Subject(s)
Burnout, Professional , Emigration and Immigration , Burnout, Psychological , Humans , Italy , Mediterranean Sea , Surveys and Questionnaires
10.
J Breast Imaging ; 3(3): 332-342, 2021.
Article in English | MEDLINE | ID: covidwho-1331552

ABSTRACT

OBJECTIVE: The objective of this study is to determine the major stressors affecting practicing breast radiologists. METHODS: All members of the Society of Breast Imaging within the United States received an email invitation to complete an anonymous survey evaluating stressors that may contribute to physician burnout. Stressors evaluated included pace at work, work-life balance, care of dependents, job security, financial strain, decreasing reimbursement, new regulations, delivering bad news, fear of getting sued, and dealing with difficult patients, radiologists, and administrators. RESULTS: The overall response rate was 13.5% (312/2308). For those who opened the email, response rate was 24.6% (312/1269). The most prevalent stressors reported were working too fast (222/312, 71.2%), balancing demands of work with personal life (209/312, 70.0%), fear of getting sued (164/312, 52.6%), and dealing with difficult administrators (156/312, 50%). Prevalence of stress related to new regulation requirements, job security, financial strain, decreased reimbursement, dependent care, call, delivering bad news, and dealing with difficult patients, difficult referrers, and difficult radiologists were present in fewer than 50% of respondents. CONCLUSION: The most prevalent sources of stress in breast imaging radiologists relate to working too fast and balancing demands of work with time needed for personal life.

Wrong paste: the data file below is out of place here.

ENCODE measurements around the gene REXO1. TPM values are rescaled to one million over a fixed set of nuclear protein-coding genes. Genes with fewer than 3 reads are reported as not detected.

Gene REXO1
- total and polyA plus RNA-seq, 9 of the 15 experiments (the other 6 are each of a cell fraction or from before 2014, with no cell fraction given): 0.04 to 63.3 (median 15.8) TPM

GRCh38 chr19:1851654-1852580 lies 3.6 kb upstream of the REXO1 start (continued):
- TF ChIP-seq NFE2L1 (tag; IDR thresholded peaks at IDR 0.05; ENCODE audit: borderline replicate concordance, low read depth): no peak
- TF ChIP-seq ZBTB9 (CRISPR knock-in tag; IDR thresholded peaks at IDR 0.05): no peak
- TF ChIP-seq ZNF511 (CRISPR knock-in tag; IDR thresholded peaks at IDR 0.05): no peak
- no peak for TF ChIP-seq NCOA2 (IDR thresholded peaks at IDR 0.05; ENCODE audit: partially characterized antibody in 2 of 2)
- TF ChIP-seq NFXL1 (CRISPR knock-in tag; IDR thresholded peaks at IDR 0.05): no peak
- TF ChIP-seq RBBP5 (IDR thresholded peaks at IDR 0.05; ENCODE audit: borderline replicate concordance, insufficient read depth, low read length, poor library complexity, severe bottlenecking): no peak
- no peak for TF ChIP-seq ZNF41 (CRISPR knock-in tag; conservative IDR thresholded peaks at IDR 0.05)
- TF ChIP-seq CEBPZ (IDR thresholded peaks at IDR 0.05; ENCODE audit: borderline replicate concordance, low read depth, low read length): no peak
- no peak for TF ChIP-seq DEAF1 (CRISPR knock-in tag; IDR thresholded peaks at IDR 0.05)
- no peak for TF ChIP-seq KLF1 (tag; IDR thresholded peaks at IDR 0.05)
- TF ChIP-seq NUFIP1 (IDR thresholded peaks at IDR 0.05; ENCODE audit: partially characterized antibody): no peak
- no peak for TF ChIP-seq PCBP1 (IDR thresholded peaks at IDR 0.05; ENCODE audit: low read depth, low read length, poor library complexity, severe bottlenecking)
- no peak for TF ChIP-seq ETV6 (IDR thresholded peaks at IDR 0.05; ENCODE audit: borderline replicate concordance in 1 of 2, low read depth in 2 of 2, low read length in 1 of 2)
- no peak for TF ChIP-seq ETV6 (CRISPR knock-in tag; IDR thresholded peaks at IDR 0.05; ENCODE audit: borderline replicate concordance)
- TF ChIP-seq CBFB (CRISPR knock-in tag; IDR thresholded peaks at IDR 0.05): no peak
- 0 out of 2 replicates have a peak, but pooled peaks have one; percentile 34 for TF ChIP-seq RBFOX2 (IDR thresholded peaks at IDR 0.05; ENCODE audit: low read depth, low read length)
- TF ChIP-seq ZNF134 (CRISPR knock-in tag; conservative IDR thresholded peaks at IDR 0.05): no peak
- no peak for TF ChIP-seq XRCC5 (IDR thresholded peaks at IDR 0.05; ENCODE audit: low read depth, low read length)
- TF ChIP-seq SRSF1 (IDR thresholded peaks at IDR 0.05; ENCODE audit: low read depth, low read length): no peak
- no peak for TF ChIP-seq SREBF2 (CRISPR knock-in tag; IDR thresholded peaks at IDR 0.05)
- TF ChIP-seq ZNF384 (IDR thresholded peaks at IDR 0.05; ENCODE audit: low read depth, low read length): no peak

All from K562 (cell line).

11.
J Educ Eval Health Prof ; 18: 9, 2021.
Article in English | MEDLINE | ID: covidwho-1308266

ABSTRACT

PURPOSE: Distance learning, which became widespread in response to the coronavirus disease 2019 (COVID-19) pandemic, has been a burdensome challenge for students and lecturers. This study investigated the relationship between academic self-efficacy and burnout in first-year nursing students who participated in distance learning during the COVID-19 pandemic. METHODS: The study included 69 first-year nursing students at Jenderal Achmad Yani University in Yogyakarta, Indonesia. Data were collected in September 2020 through self-efficacy and burnout questionnaires that were distributed via email and social media for 2 weeks. The responses were analyzed using the gamma test. RESULTS: Most respondents were women (78.3%), with an average age of 19 years. Most nursing students had a moderate level of academic self-efficacy (72.5%), while only 13.0% of respondents had a low level of academic self-efficacy. However, 46.4% of students experienced severe burnout during distance learning. Cross-tabulation showed that students with moderate self-efficacy were more likely to experience severe burnout (24 respondents) (P<0.01 and r=-0.884). Exhaustion was the burnout dimension most closely associated with academic self-efficacy. CONCLUSION: Students perceived distance learning as burdensome and reported high levels of exhaustion, which may negatively impact their academic achievement. Interventions to improve academic self-efficacy may foster students' confidence, potentially leading to reduced burnout levels. Nurse educators should reflect upon innovative learning strategies to create a favorable learning environment for nursing students.


Subject(s)
Academic Performance/psychology , Burnout, Psychological/psychology , COVID-19 , Education, Distance , Self Efficacy , Students, Nursing/psychology , Female , Humans , Indonesia , Male , SARS-CoV-2 , Young Adult
13.
PLoS One ; 16(6): e0253447, 2021.
Article in English | MEDLINE | ID: covidwho-1280630

ABSTRACT